The transition this year follows a presidential election that was decided by one of the narrowest margins in American history and even then, only after a bitter, highly contentious challenge to the vote count requiring the unprecedented intervention of the Supreme Court. Whatever the lingering bitterness of the election, I think I am on firm ground in asserting that there is no major dispute going on in the United States at the present time on the legitimacy of the Bush presidency. The American people have accepted the outcome of the election and are moving on.

The contested election did delay the start of forming a new government—a process already rendered slow by the growth during the past quarter century of rules, laws, and practices that constrain how a newly elected president can form the new government. Many American political pundits argued that the closeness of the election would dampen incentives for change. That view was not universal, however. Shortly before President Bush’s inauguration in January 2001, in a speech to the American Enterprise Institute, Senator Jesse Helms (Republican from North Carolina and, at the time, chairman of the Senate Foreign Relations Committee) predicted: "We cannot, and must not, ignore the fact that something has changed in Washington. For the first time in five decades, Republicans control the White House, the Senate, and the House of Representatives. And that means Republicans can have an unprecedented opportunity to set the policy agenda—especially in the realm of foreign affairs. We must, and we will, seize that opportunity."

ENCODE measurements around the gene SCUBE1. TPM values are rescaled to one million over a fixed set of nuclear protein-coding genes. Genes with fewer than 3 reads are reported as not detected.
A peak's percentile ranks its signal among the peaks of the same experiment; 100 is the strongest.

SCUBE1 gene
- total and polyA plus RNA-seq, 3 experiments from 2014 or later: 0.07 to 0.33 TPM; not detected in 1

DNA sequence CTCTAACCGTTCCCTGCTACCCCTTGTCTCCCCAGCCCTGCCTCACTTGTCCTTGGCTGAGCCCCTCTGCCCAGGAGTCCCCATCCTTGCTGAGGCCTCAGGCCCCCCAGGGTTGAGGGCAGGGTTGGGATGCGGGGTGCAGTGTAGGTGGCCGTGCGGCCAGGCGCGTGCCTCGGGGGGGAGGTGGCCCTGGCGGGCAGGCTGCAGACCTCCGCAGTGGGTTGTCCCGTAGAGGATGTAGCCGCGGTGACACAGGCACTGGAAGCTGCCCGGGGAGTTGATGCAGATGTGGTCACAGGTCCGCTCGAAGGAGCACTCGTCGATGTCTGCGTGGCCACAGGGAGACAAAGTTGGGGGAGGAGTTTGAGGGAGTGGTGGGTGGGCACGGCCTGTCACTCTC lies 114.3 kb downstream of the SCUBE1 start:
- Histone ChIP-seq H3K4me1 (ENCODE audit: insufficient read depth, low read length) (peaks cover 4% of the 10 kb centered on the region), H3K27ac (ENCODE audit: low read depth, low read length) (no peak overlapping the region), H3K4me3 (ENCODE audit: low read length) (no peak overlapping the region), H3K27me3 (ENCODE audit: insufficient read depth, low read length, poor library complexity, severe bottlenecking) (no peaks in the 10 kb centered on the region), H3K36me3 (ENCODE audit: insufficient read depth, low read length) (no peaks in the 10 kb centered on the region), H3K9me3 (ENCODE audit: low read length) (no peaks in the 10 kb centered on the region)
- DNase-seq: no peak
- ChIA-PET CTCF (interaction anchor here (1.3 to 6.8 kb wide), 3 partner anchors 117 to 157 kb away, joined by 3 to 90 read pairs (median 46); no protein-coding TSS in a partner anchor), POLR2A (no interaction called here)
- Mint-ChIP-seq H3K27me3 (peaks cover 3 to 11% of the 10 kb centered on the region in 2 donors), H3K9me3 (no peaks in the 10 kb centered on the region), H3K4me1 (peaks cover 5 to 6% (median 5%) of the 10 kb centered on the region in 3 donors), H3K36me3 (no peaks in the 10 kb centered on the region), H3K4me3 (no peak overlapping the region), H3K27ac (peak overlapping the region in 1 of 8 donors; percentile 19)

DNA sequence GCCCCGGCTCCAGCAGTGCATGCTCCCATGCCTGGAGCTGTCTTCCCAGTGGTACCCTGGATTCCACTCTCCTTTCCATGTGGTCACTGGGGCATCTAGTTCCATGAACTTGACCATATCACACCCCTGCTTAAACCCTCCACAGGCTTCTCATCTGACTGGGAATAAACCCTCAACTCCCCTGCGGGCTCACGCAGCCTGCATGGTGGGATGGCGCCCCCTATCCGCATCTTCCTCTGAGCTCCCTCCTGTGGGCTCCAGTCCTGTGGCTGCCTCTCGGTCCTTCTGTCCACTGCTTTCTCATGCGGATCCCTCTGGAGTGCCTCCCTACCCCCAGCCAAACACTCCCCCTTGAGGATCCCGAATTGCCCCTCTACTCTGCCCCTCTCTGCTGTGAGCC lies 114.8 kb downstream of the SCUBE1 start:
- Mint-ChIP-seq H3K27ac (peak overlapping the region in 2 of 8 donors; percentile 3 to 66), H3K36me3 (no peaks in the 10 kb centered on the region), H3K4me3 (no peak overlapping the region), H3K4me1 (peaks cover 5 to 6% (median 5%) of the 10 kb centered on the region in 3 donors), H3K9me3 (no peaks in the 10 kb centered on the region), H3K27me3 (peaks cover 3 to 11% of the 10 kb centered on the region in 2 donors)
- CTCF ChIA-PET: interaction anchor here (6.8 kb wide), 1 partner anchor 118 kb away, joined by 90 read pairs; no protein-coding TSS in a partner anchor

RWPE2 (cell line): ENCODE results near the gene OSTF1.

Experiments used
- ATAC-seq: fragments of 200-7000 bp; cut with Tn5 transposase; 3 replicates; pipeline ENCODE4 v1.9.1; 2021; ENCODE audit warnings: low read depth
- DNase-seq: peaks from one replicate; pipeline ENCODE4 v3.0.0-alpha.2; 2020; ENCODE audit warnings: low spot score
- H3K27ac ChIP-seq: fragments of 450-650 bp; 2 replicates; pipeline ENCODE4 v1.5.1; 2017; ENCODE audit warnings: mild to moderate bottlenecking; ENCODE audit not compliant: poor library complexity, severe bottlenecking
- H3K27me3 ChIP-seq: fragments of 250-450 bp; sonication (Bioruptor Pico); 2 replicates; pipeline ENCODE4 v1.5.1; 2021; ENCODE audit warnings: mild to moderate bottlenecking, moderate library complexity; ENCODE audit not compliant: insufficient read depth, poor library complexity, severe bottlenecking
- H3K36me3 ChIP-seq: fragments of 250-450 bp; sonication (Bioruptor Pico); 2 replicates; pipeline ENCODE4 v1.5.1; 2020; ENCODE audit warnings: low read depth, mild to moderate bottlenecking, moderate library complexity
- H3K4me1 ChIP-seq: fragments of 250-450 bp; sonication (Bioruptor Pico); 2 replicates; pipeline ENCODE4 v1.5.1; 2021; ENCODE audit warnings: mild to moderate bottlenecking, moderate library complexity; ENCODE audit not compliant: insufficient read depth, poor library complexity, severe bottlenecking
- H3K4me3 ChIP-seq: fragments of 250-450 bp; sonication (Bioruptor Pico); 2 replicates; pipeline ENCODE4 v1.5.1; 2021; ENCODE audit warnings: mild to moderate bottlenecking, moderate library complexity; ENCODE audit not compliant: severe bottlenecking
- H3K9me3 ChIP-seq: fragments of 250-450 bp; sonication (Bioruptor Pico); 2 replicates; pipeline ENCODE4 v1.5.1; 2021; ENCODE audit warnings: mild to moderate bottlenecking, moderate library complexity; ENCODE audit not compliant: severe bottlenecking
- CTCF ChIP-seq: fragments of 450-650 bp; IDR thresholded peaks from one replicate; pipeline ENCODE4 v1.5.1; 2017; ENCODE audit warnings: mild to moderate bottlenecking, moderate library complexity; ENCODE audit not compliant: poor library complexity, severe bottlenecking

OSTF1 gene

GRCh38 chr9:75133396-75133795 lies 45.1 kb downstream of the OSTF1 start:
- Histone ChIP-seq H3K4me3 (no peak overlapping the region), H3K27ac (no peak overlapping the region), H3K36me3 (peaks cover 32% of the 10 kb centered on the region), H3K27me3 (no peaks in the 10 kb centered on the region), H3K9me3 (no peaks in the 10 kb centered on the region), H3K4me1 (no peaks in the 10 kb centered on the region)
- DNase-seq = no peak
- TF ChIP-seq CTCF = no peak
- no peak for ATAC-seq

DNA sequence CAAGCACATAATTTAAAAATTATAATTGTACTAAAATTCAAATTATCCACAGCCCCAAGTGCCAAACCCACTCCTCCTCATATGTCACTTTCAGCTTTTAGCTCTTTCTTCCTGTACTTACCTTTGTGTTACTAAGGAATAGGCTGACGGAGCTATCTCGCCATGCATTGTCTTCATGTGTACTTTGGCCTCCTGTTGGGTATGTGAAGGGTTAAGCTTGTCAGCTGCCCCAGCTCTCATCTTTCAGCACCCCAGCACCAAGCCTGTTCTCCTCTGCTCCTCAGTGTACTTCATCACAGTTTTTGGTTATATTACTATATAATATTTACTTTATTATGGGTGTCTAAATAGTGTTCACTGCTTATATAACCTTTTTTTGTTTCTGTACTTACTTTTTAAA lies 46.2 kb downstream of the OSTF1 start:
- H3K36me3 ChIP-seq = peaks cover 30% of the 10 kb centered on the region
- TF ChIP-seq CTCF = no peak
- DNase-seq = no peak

The Bush White House, with the veteran Dick Cheney in a highly visible position, chose a seasoned national security team (Colin Powell, Donald Rumsfeld, and Condi Rice), retained the sitting Director of the CIA (George Tenet) and the sitting Chairman of the Joint Chiefs of Staff (although he is scheduled to retire shortly), and moved out briskly on a number of policy fronts—domestic and foreign—as if the president had been elected with a sweeping mandate for change. That strategy was pursued notwithstanding the narrow ten-vote margin the Republicans held in the House of Representatives and a

Senate that initially was evenly divided, fifty-fifty, with Vice President Dick Cheney casting the deciding vote.